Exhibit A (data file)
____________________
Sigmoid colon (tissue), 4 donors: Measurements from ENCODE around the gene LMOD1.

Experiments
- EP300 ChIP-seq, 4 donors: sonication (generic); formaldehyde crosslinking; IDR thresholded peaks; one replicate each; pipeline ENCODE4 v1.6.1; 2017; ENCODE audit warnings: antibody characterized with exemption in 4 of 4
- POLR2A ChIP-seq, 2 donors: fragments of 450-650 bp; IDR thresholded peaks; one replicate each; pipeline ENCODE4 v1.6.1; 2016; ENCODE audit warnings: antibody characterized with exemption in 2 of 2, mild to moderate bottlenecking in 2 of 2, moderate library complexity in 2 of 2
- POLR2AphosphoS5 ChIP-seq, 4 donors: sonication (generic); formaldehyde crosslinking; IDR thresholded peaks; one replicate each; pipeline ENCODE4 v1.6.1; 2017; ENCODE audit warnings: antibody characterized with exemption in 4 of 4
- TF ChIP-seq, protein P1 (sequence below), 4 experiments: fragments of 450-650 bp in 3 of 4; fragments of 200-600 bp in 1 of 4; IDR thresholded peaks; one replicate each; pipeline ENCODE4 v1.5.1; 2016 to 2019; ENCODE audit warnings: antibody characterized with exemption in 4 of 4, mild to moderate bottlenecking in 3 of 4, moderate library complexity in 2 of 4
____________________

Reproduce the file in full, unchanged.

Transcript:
Sigmoid colon (tissue), 4 donors: Measurements from ENCODE around the gene LMOD1.

Experiments
- EP300 ChIP-seq, 4 donors: sonication (generic); formaldehyde crosslinking; IDR thresholded peaks; one replicate each; pipeline ENCODE4 v1.6.1; 2017; ENCODE audit warnings: antibody characterized with exemption in 4 of 4
- POLR2A ChIP-seq, 2 donors: fragments of 450-650 bp; IDR thresholded peaks; one replicate each; pipeline ENCODE4 v1.6.1; 2016; ENCODE audit warnings: antibody characterized with exemption in 2 of 2, mild to moderate bottlenecking in 2 of 2, moderate library complexity in 2 of 2
- POLR2AphosphoS5 ChIP-seq, 4 donors: sonication (generic); formaldehyde crosslinking; IDR thresholded peaks; one replicate each; pipeline ENCODE4 v1.6.1; 2017; ENCODE audit warnings: antibody characterized with exemption in 4 of 4
- TF ChIP-seq, protein P1 (sequence below), 4 experiments: fragments of 450-650 bp in 3 of 4; fragments of 200-600 bp in 1 of 4; IDR thresholded peaks; one replicate each; pipeline ENCODE4 v1.5.1; 2016 to 2019; ENCODE audit warnings: antibody characterized with exemption in 4 of 4, mild to moderate bottlenecking in 3 of 4, moderate library complexity in 2 of 4